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The investigation of Alzheimer disease (AD) with neuroimaging has often focused on 2 different brain regions. Researchers using positron emission tomographic (PET) imaging of glucose metabolism with fludeoxyglucose F 18 described hypometabolism in the lateral temporoparietal cortex and especially the medial parietal cortex encompassing the precuneus and posterior cingulate.1 Investigations using magnetic resonance imaging showed that patients with AD had substantial atrophy in the medial temporal lobes (MTLs), specifically the hippocampus and entorhinal cortex. Considerable work has extended these findings to individuals who may be in early stages of AD as reflected by mild cognitive impairment. Although subsequently it has become clear that involvement of these anatomical areas is not modality specific (that is, medial temporal hypometabolism and medial parietal atrophy are both reported in AD), the pathological relationship of degeneration in these 2 brain regions has been difficult to understand.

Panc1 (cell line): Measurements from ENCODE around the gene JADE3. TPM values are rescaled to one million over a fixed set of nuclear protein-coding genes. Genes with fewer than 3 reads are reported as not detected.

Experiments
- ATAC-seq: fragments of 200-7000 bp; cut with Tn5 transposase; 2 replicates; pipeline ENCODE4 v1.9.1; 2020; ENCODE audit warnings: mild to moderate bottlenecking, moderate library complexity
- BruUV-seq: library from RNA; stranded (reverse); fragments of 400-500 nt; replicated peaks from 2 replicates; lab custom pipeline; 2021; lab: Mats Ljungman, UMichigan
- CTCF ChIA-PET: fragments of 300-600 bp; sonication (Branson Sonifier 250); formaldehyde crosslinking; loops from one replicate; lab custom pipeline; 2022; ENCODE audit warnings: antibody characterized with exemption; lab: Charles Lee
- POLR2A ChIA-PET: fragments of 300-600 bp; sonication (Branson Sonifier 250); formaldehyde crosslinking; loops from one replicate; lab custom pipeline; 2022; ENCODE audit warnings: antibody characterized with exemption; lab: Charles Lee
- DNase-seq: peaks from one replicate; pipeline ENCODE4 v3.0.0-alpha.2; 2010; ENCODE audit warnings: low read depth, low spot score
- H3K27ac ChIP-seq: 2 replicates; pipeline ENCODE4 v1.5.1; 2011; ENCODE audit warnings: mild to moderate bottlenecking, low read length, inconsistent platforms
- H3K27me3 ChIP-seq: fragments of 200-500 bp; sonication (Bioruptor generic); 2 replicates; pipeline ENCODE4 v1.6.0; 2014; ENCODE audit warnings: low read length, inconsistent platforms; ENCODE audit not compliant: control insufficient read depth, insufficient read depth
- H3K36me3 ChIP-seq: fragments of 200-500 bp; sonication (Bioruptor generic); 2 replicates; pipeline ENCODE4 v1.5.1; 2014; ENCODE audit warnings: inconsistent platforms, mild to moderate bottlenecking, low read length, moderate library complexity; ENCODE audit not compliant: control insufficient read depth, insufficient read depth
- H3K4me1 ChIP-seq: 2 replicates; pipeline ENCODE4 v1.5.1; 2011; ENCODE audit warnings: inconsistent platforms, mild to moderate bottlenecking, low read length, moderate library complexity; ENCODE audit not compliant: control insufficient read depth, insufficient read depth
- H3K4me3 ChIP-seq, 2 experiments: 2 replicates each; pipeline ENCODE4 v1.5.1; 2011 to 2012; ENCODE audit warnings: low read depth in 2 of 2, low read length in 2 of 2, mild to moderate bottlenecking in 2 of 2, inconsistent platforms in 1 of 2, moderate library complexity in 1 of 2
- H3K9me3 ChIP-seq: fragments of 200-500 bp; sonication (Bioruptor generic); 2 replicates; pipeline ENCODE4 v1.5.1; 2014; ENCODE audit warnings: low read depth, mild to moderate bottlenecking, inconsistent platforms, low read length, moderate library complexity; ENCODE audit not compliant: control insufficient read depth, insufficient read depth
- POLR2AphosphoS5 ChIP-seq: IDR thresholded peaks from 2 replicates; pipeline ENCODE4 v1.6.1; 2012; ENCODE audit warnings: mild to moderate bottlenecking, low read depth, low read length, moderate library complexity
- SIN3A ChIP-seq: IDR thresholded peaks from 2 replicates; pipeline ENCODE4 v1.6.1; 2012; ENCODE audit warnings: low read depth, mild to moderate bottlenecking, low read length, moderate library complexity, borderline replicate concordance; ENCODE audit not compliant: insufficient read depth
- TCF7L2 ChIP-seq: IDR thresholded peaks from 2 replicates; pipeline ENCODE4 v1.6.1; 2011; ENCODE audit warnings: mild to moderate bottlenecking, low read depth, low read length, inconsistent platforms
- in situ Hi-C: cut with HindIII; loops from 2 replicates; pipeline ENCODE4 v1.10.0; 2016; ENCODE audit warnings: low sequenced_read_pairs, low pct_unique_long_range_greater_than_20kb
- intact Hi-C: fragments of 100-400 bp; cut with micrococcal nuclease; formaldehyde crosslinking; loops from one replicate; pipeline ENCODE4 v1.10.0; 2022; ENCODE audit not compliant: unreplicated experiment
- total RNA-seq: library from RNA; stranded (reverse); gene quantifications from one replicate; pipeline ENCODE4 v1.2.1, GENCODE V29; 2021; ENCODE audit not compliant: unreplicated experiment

Jagust W. Biomarkers and Brain Connectivity. JAMA Neurol. 2013;70(10):1233–1234. doi:10.1001/jamaneurol.2013.3743
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